“Yo, Al looks like he used to model cigarettes,” Body says as someone “oohhhs” and Body breaks out into laughter on “Flavor Break-Thrus,” and without any visual aid you can tell that they’re in a circle of close friends, surrounded by food and passing time bantering. “I still do,” Al responds almost immediately, and it’s in that moment that something special and hard to put into words is felt. Maybe it’s in the way that Alchemist puts echo over Body’s laugh to go on far longer than any other dialogue, the same way we tend to remember the sound of our friends’ laughter more than the joke itself. Maybe it’s the bed of synths that follow. Al’s retort, though, his acceptance of the burn, reflects the love in this whole album.

The people who poke fun at you, if you’re lucky, are the people who know you the best and look out for you the most. It’s strange, isn’t it?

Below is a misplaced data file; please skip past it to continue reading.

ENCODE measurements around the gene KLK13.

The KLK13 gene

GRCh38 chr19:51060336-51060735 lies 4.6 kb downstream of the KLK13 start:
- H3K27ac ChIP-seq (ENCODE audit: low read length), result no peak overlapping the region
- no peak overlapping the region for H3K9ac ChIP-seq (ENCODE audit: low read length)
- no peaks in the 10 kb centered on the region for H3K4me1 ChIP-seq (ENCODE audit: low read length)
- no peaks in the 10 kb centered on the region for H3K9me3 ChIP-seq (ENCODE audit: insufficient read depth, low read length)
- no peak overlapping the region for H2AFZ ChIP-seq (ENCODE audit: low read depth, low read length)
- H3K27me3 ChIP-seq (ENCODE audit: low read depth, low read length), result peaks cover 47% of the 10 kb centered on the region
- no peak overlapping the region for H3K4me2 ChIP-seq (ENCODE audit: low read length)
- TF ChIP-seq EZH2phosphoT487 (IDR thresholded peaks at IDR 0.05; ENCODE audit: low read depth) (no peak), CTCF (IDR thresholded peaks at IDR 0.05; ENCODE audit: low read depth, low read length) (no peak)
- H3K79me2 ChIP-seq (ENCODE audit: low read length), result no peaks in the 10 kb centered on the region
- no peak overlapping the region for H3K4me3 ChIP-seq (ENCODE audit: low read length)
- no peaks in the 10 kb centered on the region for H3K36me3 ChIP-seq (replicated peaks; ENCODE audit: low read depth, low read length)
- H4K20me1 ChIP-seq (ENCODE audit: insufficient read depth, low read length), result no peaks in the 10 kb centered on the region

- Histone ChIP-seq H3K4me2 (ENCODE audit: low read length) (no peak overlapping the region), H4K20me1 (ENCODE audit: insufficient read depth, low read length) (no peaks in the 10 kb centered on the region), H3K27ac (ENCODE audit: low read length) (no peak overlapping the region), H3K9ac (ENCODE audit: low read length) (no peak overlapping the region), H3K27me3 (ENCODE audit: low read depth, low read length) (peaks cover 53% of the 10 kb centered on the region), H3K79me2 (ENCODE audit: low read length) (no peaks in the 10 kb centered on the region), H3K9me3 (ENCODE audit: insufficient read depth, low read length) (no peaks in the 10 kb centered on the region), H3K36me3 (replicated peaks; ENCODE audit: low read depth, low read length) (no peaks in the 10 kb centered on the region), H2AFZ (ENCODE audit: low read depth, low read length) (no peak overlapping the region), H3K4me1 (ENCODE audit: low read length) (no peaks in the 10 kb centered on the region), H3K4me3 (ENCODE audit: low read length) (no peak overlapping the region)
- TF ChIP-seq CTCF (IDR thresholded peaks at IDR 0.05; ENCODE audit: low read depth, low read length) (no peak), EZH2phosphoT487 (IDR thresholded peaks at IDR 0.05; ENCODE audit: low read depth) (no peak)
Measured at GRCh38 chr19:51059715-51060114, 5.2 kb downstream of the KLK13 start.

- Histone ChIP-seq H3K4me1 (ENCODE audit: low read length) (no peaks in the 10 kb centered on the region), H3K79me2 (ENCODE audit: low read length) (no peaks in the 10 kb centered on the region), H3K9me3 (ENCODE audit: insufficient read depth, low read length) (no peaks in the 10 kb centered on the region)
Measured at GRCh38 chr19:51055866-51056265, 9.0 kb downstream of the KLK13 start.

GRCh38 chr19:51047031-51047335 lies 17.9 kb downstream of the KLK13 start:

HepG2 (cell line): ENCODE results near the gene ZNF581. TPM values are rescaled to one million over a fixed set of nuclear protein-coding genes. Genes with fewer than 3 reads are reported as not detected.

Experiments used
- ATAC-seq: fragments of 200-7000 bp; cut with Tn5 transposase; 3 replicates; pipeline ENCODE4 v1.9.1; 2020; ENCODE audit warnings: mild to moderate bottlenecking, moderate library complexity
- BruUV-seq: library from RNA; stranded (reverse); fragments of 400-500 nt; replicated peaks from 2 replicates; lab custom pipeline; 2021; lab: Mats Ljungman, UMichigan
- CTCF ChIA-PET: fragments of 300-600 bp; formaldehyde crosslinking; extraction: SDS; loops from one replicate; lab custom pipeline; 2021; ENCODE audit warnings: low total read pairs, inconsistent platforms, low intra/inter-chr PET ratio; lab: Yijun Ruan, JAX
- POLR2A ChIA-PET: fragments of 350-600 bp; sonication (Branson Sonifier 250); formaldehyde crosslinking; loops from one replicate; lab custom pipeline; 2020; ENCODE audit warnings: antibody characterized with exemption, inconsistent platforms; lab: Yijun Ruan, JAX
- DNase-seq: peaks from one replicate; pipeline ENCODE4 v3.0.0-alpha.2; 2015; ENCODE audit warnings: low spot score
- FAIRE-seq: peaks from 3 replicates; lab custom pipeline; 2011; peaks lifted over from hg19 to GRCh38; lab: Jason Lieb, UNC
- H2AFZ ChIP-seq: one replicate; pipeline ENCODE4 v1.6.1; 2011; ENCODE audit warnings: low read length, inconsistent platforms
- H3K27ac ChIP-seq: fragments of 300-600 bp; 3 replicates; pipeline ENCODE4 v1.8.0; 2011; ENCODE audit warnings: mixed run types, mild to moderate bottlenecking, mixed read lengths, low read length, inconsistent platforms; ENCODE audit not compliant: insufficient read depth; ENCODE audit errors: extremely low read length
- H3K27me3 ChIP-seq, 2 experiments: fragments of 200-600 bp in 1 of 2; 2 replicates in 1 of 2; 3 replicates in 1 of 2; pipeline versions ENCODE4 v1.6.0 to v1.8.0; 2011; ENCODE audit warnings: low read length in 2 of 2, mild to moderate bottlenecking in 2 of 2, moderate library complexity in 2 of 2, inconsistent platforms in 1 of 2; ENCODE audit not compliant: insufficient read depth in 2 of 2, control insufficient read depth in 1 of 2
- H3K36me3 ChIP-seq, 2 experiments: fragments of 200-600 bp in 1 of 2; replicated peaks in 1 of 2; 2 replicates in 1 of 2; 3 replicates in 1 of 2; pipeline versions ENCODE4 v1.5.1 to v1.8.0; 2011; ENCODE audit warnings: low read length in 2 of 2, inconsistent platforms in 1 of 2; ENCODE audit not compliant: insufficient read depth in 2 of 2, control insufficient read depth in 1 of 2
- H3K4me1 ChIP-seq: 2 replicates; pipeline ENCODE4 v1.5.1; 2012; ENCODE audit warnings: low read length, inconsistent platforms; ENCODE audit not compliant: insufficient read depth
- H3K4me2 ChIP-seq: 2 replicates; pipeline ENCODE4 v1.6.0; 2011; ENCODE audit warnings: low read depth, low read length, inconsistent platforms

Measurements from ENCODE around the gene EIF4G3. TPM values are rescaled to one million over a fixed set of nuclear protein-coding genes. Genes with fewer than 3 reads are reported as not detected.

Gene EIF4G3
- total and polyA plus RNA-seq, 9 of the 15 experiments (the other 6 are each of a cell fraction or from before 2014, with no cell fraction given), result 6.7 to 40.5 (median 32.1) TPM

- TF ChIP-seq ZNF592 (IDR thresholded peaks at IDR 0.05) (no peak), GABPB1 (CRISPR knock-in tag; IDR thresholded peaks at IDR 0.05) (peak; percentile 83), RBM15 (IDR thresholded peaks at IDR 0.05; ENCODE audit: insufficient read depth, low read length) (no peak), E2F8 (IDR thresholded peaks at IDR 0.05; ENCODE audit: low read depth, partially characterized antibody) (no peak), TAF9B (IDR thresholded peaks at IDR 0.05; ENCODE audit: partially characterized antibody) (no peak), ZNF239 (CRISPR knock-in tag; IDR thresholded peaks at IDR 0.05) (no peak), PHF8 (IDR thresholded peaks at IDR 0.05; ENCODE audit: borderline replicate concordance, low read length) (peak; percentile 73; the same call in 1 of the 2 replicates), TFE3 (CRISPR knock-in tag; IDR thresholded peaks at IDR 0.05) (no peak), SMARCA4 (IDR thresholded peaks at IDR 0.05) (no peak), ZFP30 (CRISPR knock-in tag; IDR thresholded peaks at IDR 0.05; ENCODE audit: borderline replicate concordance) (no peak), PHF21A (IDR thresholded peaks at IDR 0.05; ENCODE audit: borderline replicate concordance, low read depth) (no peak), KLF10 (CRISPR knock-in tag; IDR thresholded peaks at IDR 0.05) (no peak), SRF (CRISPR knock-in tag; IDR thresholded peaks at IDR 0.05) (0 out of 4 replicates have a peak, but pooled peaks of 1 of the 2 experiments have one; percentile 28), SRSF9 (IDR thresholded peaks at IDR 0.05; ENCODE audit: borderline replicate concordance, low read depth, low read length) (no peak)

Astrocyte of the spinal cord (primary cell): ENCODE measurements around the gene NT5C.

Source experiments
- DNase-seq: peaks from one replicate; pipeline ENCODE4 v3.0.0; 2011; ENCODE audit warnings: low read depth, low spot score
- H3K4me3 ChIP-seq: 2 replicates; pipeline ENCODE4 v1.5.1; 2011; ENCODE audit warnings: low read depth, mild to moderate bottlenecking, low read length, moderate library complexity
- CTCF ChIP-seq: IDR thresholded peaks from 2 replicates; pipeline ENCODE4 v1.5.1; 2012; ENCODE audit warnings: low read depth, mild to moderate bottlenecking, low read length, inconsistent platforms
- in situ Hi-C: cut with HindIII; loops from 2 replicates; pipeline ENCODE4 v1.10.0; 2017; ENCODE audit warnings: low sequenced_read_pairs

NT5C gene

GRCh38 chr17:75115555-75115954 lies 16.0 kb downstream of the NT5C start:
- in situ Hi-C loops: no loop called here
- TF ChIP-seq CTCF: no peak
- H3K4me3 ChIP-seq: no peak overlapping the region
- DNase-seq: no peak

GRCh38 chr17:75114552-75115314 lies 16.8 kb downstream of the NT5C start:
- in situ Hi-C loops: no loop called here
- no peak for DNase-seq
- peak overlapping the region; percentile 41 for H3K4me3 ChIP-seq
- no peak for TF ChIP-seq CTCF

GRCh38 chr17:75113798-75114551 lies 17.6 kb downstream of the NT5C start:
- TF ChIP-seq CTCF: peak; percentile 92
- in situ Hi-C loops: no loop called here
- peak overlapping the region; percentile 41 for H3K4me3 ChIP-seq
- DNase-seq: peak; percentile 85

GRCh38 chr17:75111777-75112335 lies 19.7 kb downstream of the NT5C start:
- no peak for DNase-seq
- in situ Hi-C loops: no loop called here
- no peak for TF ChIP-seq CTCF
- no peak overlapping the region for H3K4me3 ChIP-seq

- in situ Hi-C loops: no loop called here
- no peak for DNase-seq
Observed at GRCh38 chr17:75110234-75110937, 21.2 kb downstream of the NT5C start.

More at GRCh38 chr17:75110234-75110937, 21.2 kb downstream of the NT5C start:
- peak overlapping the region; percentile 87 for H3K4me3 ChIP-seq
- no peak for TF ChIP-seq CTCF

If you’re lucky, you’ve been in this scenario: you’re in a circle of friends, not ready for lift-off but someone looks at you with a glimmer in their eye and a joke in their mind. They say something so honest in their perception of you and so confident in their delivery that it sends the entire room soaring with riotous laughter, gasps, clapping, all the while you’re in the middle of all this. If you are that lucky and more, you feel so seen in this moment that you’re laughing as well, caught off-guard, your insecurities laid bare by one solid quip and yet you live. Then, the miraculous landing: you look around the room of grins and nods and sighs, in one piece, and someone breaks the silence: “Damn, they really baked your ass.”